Remember when you were pregnant?
You welcomed any advice or tips that would strengthen your sense of security about becoming a mom. You read about topics related to parenting and babies, you heard from experienced mothers about what awaits you, and you were encouraged to get help from professionals (for example: breastfeeding training) and much more.
After you gave birth, a tiny human who commanded all your attention joined your family, and the flood of information around you grew and grew. It's good to meet other new moms, maybe at the baby development clinic, on a walk around the neighborhood and/or via the JAMA app. The discussion, of course, revolves around babies and what they already know how to do.
As a new mom, you hear a lot of stories from every direction. A friend's baby who slept through the night from the age of one month, a nephew breastfed without any problems, the neighbor's son easily falls asleep every time he's placed in the car and someone starts driving.
All this information leads you to make comparisons and that's why Lidor Tamir Stone, a parenting instructor who promotes talking with a baby from the first days after birth, recommends that you don't start comparing at the very beginning and explains why you see big differences even between newborn babies.
During the first month, babies differ from each other in three main areas:
Sleep duration and its cycles
Some babies sleep for short periods of time and wake up a lot, others sleep longer in a row at the very beginning. Most babies will start to sleep for longer periods of time and wake up less frequently, but it's important to understand that there's also an effect on your baby's internal rhythm.
Some babies eat small portions often, while others eat a larger amount in fewer meals.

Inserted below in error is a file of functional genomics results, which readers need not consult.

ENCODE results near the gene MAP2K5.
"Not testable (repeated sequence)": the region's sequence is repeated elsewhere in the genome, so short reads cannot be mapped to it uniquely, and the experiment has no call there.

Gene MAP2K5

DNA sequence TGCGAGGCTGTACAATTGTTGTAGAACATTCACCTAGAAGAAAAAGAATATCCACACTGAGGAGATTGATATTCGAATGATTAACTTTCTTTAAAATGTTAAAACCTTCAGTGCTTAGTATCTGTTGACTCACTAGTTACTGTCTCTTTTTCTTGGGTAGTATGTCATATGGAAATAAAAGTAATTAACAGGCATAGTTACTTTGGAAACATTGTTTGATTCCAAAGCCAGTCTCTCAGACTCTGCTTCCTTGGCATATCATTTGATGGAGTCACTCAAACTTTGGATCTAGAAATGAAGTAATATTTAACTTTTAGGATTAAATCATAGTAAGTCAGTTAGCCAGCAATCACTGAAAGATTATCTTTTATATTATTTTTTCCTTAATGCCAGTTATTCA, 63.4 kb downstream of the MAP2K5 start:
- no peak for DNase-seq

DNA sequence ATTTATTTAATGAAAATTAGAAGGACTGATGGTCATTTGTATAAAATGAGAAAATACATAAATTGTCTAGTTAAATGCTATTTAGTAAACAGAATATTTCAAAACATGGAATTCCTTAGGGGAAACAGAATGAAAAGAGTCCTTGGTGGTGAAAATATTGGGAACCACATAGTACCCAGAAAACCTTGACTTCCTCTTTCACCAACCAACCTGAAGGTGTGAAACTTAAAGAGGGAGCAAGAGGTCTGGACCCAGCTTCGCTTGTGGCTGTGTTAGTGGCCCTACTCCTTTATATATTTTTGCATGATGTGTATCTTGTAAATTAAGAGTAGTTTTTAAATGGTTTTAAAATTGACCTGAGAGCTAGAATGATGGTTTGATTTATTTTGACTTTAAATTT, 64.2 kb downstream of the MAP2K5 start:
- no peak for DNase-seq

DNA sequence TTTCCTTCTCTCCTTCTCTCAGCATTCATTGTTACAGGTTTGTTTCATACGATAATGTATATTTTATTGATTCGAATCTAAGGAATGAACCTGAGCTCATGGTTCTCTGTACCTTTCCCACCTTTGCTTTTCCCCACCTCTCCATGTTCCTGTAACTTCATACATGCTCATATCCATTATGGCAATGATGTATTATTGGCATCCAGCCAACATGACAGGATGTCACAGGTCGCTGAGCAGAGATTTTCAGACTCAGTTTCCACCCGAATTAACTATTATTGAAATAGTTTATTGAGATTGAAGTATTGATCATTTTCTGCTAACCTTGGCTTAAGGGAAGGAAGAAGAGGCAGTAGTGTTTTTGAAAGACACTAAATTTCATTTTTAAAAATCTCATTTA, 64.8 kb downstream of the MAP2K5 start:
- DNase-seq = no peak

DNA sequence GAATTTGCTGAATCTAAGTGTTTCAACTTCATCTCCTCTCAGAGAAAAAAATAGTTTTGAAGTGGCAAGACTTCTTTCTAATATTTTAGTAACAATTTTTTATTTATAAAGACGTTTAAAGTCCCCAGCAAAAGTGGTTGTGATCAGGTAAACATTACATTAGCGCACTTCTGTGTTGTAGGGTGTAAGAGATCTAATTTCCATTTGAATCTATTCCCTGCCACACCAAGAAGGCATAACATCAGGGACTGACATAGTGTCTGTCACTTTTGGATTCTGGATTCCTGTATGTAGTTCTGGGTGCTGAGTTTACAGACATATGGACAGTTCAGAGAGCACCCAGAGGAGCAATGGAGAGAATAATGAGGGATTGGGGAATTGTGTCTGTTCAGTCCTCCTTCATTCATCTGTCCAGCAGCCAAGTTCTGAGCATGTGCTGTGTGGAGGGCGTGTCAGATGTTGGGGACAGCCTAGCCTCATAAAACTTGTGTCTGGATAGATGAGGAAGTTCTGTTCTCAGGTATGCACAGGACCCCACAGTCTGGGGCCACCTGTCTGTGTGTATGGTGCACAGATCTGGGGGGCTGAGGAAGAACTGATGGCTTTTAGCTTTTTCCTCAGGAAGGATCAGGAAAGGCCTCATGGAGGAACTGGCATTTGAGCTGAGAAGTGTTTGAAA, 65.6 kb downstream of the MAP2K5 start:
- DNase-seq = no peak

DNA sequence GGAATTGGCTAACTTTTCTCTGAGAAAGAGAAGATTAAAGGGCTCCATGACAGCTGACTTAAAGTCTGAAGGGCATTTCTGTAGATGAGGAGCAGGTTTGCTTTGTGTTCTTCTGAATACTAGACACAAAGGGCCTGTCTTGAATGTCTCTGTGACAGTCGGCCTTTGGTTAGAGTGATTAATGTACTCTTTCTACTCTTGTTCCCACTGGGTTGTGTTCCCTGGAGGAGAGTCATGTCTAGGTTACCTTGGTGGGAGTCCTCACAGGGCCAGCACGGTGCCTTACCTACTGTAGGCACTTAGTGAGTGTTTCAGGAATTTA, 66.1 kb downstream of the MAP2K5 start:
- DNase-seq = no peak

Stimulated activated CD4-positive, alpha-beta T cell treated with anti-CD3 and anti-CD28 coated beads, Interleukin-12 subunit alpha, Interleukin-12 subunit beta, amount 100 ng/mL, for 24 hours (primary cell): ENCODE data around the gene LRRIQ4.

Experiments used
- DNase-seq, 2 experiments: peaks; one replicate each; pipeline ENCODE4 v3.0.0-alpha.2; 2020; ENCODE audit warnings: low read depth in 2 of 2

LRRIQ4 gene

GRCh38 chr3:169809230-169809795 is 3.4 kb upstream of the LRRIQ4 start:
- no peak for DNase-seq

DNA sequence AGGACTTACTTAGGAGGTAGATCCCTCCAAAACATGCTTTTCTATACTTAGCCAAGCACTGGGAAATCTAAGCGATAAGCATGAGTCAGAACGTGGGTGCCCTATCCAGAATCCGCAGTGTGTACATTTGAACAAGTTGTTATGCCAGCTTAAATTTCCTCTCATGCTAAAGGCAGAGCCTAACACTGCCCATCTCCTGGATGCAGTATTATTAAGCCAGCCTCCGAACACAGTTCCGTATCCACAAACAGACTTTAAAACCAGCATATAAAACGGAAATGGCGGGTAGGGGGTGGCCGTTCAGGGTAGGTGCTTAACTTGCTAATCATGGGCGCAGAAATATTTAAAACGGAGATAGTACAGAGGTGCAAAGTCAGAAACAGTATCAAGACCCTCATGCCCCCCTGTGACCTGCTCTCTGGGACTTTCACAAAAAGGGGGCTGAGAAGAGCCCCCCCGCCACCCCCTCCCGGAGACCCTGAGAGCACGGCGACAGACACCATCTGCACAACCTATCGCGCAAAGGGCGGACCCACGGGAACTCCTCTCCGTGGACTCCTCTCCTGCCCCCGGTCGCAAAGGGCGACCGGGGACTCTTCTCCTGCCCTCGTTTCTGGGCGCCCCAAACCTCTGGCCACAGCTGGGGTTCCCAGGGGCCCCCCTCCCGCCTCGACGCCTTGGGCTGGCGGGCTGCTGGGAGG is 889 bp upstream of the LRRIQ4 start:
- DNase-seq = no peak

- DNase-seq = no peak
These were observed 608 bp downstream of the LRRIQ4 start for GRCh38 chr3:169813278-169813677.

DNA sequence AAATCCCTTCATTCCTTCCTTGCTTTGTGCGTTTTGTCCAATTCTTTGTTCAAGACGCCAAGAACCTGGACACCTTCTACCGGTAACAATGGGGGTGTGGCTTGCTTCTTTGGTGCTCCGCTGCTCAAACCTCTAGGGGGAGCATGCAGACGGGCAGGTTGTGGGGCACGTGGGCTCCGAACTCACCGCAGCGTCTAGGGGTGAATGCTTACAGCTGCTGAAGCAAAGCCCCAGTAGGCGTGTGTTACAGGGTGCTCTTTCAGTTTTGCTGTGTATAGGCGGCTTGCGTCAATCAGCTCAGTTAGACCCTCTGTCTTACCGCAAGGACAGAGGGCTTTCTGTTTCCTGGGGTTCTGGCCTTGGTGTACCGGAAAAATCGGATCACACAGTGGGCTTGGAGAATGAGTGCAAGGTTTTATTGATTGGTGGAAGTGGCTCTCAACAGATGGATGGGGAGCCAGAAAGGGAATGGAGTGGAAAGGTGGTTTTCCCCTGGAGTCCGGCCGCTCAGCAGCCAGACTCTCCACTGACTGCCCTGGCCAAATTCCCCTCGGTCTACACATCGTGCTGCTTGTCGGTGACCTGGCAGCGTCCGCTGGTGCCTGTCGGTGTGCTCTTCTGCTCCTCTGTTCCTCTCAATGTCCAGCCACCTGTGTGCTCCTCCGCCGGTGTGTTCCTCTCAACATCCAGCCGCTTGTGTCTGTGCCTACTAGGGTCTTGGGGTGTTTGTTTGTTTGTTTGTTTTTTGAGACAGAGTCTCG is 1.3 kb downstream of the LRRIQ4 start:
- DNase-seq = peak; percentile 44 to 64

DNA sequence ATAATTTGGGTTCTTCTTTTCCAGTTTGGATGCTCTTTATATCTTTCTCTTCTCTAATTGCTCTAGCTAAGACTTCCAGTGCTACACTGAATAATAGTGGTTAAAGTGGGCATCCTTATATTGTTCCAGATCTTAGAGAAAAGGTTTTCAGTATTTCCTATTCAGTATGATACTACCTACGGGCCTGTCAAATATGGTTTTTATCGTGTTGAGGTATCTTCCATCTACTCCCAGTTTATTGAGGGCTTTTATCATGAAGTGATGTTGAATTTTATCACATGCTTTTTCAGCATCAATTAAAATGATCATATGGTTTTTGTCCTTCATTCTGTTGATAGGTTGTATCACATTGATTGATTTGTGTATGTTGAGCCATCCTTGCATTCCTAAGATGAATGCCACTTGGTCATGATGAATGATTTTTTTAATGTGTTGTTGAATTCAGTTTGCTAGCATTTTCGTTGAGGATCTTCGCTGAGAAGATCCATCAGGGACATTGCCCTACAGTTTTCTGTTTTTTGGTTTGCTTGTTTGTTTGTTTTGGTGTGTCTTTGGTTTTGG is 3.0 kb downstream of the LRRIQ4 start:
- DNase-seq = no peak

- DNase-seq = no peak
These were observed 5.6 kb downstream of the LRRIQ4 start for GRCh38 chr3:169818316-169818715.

Reaction to stimuli
The degree of sensitivity to stimuli or changes between babies is different for each one. Each baby reacts differently when waking up/being in a dark place to being awake/in a place with light, entering a new and unfamiliar place, feeling hungry, noises and more.
These distinctions show that differences between babies are natural. This isn't always easy to accept, especially when you're in a "low" place in your opinion compared to other mothers, but it's important to remember that each baby is unique and special.
Don't compare, but internalize that everyone has a personal rhythm with which to experience and understand the world. This rhythm affects temperament, reactions and the ability to adapt to changes.
As a mom, you have an influence in shaping your baby's personal rhythm. In fact, an interesting way to understand a baby's rhythm is to look at the parents' behavior: their character, temperament, the dynamics between them and the way they adapt to changes.
Accept your baby with love as they are, without comparisons and without expectations. This will make it much easier for you to deal with future challenging situations which all parents will experience.
This article was written in partnership with the JAMA parenting app.